The Cyber-Spy.Com Usenet Archive Feeds Directly
From The Open And Publicly Available Newsgroup
This Group And Thousands Of Others Are Available
On Most IS NNTP News Servers On Port 119.
Cyber-Spy.Com Is NOT Responsible For Any Topic,
Opinions Or Content Posted To This Or Any Other
Newsgroup. This Web Archive Of The Newsgroup And
Posts Are For Informational Purposes Only.
From: "Matthew Kendall"
Subject: Re: USB 1.0 or 1.1 -- Max current draw allowed?
X-Newsreader: Microsoft Outlook Express 5.50.4920.2300
Date: Sun, 15 Dec 2002 02:59:10 GMT
NNTP-Posting-Date: Sat, 14 Dec 2002 19:59:10 MST
Organization: Shaw Residential Internet
"J81" wrote ...
> On Fri, 13 Dec 2002 18:04:23 GMT, "Matthew Kendall"
> >Short answer: 100mA for ports on bus-powered hubs; 500mA for
> >ports on self-powered hubs (or hosts); officially no more than
> >500uA until your device has enumerated on the bus.
> Is this limited by the USB host/hub, or is it a limitation I'm
> supposed to recognize and respect in the design of my device?
The 500uA thing is something you are supposed to respect. When your device
enumerates on the bus it tells the hub how much current it wants and the hub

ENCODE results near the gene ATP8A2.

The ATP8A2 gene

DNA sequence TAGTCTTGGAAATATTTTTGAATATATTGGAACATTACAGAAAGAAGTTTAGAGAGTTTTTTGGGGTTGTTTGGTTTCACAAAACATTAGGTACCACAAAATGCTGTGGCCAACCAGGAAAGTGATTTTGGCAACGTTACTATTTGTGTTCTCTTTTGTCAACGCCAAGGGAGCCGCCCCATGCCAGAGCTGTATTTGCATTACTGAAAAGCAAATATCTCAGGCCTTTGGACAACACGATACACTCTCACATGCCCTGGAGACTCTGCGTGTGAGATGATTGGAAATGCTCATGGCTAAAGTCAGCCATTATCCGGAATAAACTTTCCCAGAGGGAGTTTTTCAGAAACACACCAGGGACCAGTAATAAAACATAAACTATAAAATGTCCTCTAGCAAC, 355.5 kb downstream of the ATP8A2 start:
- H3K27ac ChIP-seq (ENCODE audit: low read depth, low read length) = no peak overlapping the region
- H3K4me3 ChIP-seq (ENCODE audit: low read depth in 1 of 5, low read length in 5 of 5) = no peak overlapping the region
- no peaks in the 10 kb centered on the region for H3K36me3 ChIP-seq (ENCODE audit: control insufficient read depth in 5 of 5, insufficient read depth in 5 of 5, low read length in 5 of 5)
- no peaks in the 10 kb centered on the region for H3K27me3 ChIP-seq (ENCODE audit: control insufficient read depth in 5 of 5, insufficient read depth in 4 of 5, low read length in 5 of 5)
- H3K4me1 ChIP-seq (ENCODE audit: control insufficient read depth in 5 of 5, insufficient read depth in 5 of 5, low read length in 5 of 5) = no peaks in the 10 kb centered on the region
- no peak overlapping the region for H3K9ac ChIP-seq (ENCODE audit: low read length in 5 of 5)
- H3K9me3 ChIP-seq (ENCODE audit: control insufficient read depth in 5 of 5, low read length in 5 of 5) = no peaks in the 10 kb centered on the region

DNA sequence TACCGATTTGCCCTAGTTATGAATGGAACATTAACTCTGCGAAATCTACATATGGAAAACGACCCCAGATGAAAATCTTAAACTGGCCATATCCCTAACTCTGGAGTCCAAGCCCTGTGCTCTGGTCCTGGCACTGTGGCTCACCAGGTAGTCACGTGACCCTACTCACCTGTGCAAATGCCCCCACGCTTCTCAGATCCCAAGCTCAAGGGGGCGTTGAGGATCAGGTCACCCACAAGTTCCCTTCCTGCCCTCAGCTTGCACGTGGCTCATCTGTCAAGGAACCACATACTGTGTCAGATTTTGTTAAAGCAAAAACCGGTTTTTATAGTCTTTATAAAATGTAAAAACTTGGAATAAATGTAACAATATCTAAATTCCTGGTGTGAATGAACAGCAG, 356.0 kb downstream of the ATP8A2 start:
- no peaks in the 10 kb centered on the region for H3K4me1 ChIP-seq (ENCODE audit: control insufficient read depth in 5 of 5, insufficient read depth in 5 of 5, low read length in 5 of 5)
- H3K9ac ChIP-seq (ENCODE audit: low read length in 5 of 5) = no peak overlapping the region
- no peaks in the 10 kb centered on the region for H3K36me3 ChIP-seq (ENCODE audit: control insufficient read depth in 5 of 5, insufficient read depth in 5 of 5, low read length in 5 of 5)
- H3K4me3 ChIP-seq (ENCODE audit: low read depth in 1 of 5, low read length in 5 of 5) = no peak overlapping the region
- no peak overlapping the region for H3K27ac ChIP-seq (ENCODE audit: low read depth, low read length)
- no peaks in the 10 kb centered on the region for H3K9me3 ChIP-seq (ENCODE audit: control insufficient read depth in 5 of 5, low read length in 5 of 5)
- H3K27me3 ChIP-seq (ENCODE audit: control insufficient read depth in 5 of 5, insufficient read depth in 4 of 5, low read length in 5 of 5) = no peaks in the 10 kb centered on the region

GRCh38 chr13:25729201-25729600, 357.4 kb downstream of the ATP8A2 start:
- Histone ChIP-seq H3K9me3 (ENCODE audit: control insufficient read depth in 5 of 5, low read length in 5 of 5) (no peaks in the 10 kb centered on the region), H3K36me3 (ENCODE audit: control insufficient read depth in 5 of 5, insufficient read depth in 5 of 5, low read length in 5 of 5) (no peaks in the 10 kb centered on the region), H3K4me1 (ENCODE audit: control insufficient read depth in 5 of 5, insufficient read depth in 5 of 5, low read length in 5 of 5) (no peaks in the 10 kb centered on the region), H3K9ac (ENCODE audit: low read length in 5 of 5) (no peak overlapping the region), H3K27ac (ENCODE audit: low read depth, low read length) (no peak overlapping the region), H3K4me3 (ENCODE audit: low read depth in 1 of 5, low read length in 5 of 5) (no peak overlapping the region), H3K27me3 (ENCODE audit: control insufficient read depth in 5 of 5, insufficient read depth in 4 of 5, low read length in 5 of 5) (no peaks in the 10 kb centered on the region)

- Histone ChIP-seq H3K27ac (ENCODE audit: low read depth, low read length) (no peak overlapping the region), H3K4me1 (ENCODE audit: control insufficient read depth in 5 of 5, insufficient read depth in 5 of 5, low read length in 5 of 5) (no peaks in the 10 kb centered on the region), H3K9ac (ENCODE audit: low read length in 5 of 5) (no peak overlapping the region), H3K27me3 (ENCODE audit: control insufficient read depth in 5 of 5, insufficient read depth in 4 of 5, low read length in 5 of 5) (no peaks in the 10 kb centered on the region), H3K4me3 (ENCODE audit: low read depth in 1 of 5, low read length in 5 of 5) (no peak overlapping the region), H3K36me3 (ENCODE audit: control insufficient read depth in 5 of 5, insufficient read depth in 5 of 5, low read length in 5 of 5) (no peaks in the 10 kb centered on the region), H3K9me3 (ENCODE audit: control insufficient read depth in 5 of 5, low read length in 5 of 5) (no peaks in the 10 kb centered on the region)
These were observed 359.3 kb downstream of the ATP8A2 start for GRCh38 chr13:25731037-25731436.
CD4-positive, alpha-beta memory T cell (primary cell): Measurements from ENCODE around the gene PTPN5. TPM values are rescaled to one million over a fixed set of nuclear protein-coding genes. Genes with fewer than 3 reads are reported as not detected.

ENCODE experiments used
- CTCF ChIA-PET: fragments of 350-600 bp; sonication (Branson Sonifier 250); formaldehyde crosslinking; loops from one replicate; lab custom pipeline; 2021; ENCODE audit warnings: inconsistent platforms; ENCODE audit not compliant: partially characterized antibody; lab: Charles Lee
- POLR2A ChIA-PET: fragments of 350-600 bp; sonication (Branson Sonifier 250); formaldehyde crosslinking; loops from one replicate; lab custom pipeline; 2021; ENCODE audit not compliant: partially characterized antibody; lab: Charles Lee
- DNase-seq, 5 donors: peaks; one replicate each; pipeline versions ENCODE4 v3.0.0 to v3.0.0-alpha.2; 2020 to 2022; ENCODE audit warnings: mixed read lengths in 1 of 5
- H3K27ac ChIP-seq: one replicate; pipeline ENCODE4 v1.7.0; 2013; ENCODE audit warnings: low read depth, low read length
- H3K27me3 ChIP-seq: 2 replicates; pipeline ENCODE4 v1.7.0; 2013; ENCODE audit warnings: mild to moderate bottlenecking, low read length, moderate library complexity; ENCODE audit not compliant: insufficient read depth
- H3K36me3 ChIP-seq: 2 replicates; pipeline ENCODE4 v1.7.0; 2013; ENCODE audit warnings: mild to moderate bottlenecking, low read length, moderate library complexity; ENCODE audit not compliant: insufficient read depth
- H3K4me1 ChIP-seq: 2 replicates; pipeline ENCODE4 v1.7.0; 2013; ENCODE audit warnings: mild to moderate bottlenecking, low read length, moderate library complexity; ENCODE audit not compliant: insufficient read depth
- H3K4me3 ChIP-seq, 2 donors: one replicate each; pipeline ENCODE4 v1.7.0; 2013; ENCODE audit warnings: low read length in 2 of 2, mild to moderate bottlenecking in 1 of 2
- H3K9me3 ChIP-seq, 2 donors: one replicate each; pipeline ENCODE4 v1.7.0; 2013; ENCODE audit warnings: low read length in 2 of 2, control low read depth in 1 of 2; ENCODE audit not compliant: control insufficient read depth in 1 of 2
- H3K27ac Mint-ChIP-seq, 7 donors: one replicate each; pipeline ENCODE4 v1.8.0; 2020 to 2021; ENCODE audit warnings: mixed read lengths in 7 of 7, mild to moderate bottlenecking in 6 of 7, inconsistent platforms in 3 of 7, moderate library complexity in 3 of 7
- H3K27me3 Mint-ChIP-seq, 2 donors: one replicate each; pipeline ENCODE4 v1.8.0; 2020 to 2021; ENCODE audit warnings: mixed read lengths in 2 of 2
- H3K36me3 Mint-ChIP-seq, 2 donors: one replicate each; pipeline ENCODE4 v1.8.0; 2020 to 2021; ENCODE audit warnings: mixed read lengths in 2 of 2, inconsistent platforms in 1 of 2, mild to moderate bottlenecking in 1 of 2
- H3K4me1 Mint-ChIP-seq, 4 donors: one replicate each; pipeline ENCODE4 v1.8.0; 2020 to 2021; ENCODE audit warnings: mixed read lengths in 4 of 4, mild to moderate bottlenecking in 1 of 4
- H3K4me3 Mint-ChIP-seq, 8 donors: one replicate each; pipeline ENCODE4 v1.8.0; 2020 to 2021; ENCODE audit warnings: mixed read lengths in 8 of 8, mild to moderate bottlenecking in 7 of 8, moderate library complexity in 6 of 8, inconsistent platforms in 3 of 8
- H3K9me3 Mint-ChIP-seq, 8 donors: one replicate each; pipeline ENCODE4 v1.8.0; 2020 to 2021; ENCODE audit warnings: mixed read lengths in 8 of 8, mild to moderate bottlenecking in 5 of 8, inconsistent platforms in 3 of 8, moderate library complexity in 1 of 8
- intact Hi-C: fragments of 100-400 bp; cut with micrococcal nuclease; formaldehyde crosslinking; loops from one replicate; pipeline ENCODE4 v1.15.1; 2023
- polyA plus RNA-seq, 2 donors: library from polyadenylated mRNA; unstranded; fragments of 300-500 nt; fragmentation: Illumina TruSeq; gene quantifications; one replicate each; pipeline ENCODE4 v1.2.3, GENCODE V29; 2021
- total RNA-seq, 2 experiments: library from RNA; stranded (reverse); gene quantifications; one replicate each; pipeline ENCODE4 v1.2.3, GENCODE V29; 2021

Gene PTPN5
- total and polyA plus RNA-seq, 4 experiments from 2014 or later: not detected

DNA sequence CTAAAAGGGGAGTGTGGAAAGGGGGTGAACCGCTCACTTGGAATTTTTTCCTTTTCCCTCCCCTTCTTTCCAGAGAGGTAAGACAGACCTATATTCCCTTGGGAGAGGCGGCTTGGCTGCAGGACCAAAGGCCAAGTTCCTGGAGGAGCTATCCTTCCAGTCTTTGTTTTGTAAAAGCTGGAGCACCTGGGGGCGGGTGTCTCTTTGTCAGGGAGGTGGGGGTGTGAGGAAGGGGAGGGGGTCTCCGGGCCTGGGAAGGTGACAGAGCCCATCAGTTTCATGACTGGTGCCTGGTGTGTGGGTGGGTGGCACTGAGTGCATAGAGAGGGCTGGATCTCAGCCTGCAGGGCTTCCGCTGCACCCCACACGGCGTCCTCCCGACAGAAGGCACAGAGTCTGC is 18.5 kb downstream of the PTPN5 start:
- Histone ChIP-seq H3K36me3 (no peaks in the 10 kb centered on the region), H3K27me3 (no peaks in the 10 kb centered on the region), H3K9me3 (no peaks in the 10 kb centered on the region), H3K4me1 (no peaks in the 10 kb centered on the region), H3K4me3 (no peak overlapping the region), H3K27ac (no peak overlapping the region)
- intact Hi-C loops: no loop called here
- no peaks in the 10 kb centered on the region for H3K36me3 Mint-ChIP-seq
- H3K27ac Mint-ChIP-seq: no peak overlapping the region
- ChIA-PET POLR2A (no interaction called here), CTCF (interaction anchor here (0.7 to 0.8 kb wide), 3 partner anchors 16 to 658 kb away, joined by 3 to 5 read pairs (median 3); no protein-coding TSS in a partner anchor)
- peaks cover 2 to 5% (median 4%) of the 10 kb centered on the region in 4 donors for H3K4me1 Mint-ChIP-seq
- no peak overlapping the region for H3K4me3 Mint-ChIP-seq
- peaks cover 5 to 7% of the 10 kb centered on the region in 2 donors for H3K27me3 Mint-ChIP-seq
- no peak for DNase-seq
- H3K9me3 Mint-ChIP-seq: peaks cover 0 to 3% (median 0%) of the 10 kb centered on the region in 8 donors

allows it or not. After that it can draw the amount it has requested. Bus
powered hubs will allow 100mA per port; self-powered hubs will allow up to
500mA per port. Try plugging a high-power device such as a scanner into a
bus-powered hub to see the resulting error messages.
In practice you can get away with making "dumb" peripherals that do not do
anything on the bus and just draw current. Kensington make a lamp and a fan
that work like this. This is definitely non-compliant with the USB spec. In
this situation the hub might notice your excess current and turn the port
off, but most likely not. You will likely be able to draw current up to some
margin over the limit, at which point a (self-resetting) fuse will kick in.
The only practical downside with "dumb" peripherals that just draw power is
that they will not respect standby. When all bus activity ceases a
peripheral is supposed to reduce current draw to practically zero. A "dumb"
peripheral won't do this. The upshot is that when your laptop goes into
standby mode (and bus activity ceases) your "dumb" peripheral will continue
to flatten the laptop battery.
Go Back To The Cyber-Spy.Com
Usenet Web Archive Index Of
The sci.electronics.design Newsgroup